The Atlantic Daily: A Bomb Threat in Germany, Police Raids in France, Russian Strikes in Syria

A stadium was evacuated over a potential terrorist threat, French police scoured the country for more suspects in the recent deadly attacks, Moscow intensified its air campaign against extremists, and more.

Morris MacMatzen / Reuters

What We’re Following: Europe on Alert

A soccer match between Germany and the Netherlands was canceled hours before kickoff and the stadium in Hanover, Germany, was evacuated after a bomb threat. Hanover’s police chief said there was a bomb inside in the stadium, but a German interior minister later said that no explosives had been found. Government officials, including German Chancellor Angela Merkel, had planned to attend the game to show “that Germany wouldn’t bow to terrorism in the wake of the Paris attacks.”

Manhunt in France: France mobilized 115,000 security personnel and carried out 128 raids in the search for additional suspects in the attacks that killed 129 people in Paris last week. Seven assailants died in the attacks, and two more remain at large. The Islamic State has claimed responsibility for the attacks, the worst violence on French soil since World War II.

Putin’s Promise: Russia scaled up its air campaign against extremists in Syria after its investigation of last month’s plane crash in Egypt determined that the aircraft was brought down by a bomb. “We will find them in any part of the world and punish them,” said Russian President Vladimir Putin. He ordered Russian naval forces to work with French warships as “allies” in attacking the Islamic State, and the Russian military carried out double its usual, daily number of air strikes.


An aerial view of the Tai Ho oyster farm in Qinzhou City, in south China's Guangxi Zhuang Autonomous Region, on October 21, 2015. For more images of China from above, visit The Atlantic Photo. (Huang Xiaobang / Xinhua Press / Corbis)


David Meyers, a doctor: “Medicine is too complicated for human beings.”

Sharon Clark, a charter-school principal: “Ladies, remember: You don’t want no dumb man. If they can’t add or subtract, you don’t want them.”

Jasper Graham, who used to work for the National Security Agency: “If you’re going to break the law, the last thing you’re worried about is getting a fine for encryption.”

News Quiz

1. The small nation of ________ has become a major source of violent jihadists, both in Syria and Iraq.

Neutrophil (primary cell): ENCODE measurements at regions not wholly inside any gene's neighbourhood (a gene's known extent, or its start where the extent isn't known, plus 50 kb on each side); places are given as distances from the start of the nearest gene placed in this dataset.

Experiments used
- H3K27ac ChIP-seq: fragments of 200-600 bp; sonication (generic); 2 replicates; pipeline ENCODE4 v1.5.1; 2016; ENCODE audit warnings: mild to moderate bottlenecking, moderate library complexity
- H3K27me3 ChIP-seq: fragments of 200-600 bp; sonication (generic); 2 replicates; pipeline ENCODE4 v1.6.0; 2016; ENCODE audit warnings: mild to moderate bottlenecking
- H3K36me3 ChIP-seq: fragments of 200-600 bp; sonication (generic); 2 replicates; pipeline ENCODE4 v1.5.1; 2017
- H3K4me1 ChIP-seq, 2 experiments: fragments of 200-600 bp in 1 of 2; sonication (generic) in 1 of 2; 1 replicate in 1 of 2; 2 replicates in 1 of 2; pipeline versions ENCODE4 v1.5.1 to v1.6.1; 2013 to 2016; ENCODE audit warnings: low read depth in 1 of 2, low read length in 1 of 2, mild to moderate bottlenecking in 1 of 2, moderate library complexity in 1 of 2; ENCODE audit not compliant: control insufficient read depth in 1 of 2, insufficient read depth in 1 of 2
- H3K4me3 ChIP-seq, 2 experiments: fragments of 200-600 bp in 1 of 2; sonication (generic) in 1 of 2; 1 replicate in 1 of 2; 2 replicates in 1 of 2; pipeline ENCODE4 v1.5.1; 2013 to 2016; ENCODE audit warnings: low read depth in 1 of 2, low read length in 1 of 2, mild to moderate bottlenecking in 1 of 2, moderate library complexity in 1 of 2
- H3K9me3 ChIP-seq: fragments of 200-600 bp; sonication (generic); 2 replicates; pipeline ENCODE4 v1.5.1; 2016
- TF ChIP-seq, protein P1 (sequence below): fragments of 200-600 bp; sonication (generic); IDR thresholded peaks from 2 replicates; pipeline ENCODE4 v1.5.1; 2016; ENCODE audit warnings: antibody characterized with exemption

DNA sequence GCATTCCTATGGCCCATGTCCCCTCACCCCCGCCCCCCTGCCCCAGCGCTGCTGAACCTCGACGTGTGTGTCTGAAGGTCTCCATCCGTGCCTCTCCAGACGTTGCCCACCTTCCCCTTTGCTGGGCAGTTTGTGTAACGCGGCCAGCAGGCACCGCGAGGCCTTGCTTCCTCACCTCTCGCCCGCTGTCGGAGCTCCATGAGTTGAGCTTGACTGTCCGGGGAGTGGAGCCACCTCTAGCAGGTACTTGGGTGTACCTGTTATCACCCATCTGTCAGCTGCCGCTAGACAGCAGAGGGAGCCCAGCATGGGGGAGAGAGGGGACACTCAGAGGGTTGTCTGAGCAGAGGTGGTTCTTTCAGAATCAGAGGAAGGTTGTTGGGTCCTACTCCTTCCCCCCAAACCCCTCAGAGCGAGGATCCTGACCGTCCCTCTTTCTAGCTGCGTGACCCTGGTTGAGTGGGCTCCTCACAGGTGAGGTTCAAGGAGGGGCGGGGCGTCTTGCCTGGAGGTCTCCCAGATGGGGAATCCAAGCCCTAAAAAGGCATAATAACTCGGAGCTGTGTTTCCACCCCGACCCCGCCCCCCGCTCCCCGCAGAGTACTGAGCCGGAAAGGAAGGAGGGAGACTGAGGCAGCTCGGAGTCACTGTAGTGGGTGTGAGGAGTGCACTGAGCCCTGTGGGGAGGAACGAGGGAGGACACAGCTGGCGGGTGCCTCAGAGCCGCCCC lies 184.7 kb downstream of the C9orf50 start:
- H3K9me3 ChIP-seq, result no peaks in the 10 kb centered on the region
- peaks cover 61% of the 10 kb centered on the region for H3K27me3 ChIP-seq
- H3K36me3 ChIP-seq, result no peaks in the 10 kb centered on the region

(See answer or scroll to the bottom.)

2. In the past year, 60 _________-themed centers for senior citizens have opened in Japan.

(See answer or scroll to the bottom.)

3. Andrew Laurence, who works for U.S. Customs and Border Protection, is the only full-time ___________ in the United States.

(See answer or scroll to the bottom.)

Evening Read

In our December cover story, Hanna Rosin investigates a series of suicides by Silicon Valley teenagers, including Cameron Lee, a student at Gunn High School:

That morning the school district’s superintendent, Glenn “Max” McGee, called Kim Diorio, the principal of the system’s other public high school, Palo Alto High, to warn her, “This is going to hit everyone really hard.” McGee was new to the district that year, but he’d known the history when he took the job. The 10-year suicide rate for the two high schools is between four and five times the national average. … In McGee’s third month on the job, about three weeks before Cameron’s death, a girl from a local private school had jumped off an overpass. Then, a day later, a kid who’d graduated from Gunn the year before, Quinn Gens, had killed himself on the tracks. Now it was not even Thanksgiving, and two students affiliated with Gunn were already dead.

Suicide clusters—defined as multiple deaths in close succession and proximity—feed on viral news, which feeds on social connections. McGee and the other administrators worried about vulnerable students reading too many details and overidentifying with Cameron. He had played basketball for years, so he knew people at both public high schools in town; his sister was in middle school; he seemed to have friends everywhere, and the grief was gathering momentum. Diorio had been the head of guidance at Palo Alto High (“Paly,” as it’s known in the community) in 2009 and 2010, during the last suicide cluster, but the big differences this time, she told me, were smartphones and social media. All day long, kids at Paly could get updates from Facebook, Instagram, and Twitter. By second period many already knew it was the Caltrain, again. That day, like every day, you could hear the train from most of the classrooms, passing every 20 minutes or so. That day, one student later told me, the warning whistle seemed like the cannon that goes off in The Hunger Games every time a kid dies.

Reader Response

Meg Durbin, a doctor in Palo Alto, California, writes in response to the story above:

[The new Atlantic cover story] highlights some critical issues in our community. Some of our challenges are mirrored elsewhere, and others may hope to learn from our experience and our responses. ...

We are addressing the risk factors that can lead youth from stress to distress, to overt depression and anxiety, to suicidal thoughts and actions. Over the past six years, we have implemented and continually refine many specific steps and programs to improve youth well being: decreasing stigma about addressing mental health concerns, reducing academic and performance pressure, improving mental health care, reducing access to means of self harm, and improving public and media communication about these issues.

Read the full letter here, and share your own response at


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